These days, the Bloodhound is still a favored member of many law enforcement teams. His testimony is even accepted in court.

Personality
  The dignified Bloodhound is a study in contradictions. He's docile yet stubborn, determined but not quarrelsome, affectionate but somewhat shy with people he doesn't know. When it comes to training, he's sensitive to kindness or correction, but he still wants to do things his way.
  He can sniff out the slightest hint of a trail, but as a watchdog or guard dog, he's poor, given his love of people. Some Bloodhounds can be vocal, barking up a storm when they're excited. Others are nice and quiet.
  Temperament is affected by a number of factors, including heredity, training, and socialization. Puppies with nice temperaments are curious and playful, willing to approach people and be held by them. Choose the middle-of-the-road puppy, not the one who's beating up his littermates or the one who's hiding in the corner.
  Always meet at least one of the parents — usually the mother is the one who's available — to ensure that they have nice temperaments that you're comfortable with. Meeting siblings or other relatives of the parents is also helpful for evaluating what a puppy will be like when he grows up.
  Like every dog, Bloodhounds need early socialization — exposure to many different people, sights, sounds, and experiences — when they're young. Socialization helps ensure that your Bloodhound puppy grows up to be a well-rounded dog.
  Enrolling him in a puppy kindergarten class is a great start. Inviting visitors over regularly, and taking him to busy parks, stores that allow dogs, and on leisurely strolls to meet neighbors will also help him polish his social skills.

Health
  The lifespan of the Bloodhound is 7 to 10 years. Some major health problems the breed is susceptible to include skin-fold dermatitis, ectropion, entropion, otitis externa, gastric torsion, canine hip dysplasia (CHD), and elbow dysplasia. The Bloodhound also suffers occasionally from hypothyroidism.

Exercise 
  Bloodhounds can use regular exercise like any animal, but it’s also important to let them work with you in open areas so that it can sniff out scents. Letting an animal exercise in the way it was born and bred to exercise is a great, natural way to get it to live out its most instinctual behaviors in a healthy, energetic way.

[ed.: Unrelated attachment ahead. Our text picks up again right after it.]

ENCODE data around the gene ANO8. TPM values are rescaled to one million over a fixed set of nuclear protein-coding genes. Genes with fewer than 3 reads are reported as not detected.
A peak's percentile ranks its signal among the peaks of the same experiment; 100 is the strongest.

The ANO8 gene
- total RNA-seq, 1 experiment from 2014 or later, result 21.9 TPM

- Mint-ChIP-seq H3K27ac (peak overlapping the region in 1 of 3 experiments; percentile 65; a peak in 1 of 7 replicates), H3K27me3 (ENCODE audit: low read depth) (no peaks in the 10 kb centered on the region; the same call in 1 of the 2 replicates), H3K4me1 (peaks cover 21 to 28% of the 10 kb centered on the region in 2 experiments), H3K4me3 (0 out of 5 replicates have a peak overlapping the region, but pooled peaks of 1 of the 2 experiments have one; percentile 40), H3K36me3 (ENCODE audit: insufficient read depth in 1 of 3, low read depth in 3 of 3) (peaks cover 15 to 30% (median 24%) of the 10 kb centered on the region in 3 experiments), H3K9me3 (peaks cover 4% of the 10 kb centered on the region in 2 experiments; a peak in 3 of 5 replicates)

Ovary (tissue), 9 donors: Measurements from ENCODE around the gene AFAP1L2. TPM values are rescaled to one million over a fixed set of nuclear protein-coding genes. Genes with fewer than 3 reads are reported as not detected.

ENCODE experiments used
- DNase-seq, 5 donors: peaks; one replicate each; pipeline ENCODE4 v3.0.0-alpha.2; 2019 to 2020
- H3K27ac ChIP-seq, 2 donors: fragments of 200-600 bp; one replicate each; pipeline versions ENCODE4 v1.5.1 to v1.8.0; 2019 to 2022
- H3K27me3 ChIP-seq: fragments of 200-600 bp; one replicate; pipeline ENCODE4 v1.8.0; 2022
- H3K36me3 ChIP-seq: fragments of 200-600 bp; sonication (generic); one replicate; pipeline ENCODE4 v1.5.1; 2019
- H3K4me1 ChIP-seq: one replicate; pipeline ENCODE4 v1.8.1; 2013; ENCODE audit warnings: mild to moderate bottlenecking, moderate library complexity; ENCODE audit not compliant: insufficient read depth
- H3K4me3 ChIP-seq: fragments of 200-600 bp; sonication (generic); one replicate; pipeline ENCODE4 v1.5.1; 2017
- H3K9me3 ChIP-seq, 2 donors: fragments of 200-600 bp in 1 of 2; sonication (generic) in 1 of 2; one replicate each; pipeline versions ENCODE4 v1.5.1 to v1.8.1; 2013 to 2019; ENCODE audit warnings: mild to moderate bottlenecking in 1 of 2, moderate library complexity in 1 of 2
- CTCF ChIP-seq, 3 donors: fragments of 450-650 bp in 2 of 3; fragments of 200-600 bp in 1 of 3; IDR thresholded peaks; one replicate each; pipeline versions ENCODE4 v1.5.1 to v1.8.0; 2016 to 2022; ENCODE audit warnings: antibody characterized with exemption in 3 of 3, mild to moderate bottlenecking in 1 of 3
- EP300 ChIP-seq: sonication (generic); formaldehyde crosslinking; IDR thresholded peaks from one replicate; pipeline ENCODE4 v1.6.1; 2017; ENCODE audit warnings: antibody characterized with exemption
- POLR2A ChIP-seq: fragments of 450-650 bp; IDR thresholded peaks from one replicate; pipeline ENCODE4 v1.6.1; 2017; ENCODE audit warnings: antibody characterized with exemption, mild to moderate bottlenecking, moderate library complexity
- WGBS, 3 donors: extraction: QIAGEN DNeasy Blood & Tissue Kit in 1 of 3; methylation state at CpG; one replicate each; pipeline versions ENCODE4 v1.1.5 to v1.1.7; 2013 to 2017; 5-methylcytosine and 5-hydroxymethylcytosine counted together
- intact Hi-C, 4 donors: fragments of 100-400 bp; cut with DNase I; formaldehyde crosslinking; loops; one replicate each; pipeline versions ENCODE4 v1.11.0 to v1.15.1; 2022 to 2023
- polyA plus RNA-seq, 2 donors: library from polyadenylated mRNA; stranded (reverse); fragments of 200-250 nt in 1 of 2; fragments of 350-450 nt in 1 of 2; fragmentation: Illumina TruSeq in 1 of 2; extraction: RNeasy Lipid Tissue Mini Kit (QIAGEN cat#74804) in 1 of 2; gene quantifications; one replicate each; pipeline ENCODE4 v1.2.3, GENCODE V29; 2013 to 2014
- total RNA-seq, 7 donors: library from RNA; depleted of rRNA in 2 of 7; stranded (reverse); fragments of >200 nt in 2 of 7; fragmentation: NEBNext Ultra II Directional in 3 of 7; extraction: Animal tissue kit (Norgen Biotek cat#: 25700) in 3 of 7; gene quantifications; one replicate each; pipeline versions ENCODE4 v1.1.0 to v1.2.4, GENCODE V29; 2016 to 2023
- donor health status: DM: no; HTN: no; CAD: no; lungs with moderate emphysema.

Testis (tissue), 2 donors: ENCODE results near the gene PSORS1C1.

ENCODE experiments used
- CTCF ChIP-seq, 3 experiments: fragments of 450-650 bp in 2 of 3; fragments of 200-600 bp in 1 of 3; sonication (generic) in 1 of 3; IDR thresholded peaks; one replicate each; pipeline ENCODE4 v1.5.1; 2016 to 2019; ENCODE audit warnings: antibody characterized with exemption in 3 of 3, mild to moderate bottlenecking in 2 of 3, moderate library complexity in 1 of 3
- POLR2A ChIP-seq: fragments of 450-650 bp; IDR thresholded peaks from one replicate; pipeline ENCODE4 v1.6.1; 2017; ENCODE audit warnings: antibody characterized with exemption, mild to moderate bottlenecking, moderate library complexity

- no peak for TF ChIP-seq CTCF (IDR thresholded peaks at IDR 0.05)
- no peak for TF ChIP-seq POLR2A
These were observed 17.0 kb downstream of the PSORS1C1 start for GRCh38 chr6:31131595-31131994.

Training
  The most spectacular element of the Bloodhound’s behavior is its ability to track. So let your Bloodhound use that skill in the wild – it’s important for every dog to feel that it has its own unique role in your pack. Bloodhounds are popular because of its loyalty and its relatively high rate of obedience. Bloodhounds aren’t very independent dogs who like to go roaming without you.

Care
  Bred to trail under any condition, the Bloodhound does not stop once it’s on a trail. Therefore, being that it needs regular exercise, it should be kept in an enclosed area when outside so that it does not go too far. The Bloodhound's grooming needs are little more than the occasional wiping or brushing of its coat , and the cleaning and removal of drool or dirt around its facial wrinkles. This breed can function as an indoor or outdoor dog, provided it has shelter and comfortable, warm bedding.

Grooming
  Bloodhounds have short, easy-care coats in black and tan, liver and tan, or red and need only a weekly brushing or wipe down. That’s where the easy part stops. The wrinkles must be cleaned regularly and kept dry to prevent infection.Be prepared to wash your Bloodhound’s face thoroughly after every meal and wipe his mouth after he drinks water — and before he shakes his head and slings water and drool everywhere.
  Use a rubber hound glove to brush the Bloodhound’s short coat, remove dead hair and distribute skin oils. You can brush the dog daily or weekly, depending on your tolerance for finding dog hair around the house.
  Bloodhounds shed seasonally, in the spring and fall. A tool called a shedding blade can come in handy during that time to help remove the excess hair.
Bloodhounds typically don’t need baths very often if they are brushed regularly. They have a distinctive odor that most people either love or loathe. If you’re a loather, don’t think you can bathe the smell away. It’s an inherent part of the dog and is something you must live with if you want a Bloodhound.
  Cleaning the facial wrinkles is part of grooming a Bloodhound. Depending on the individual dog, wrinkles may need to be cleaned a couple of times a week or every day. Wipe out the crud from the wrinkles with a soft, damp cloth or a baby wipe, then dry them thoroughly. If moisture is left behind, wrinkles become the perfect petri dish for bacterial growth.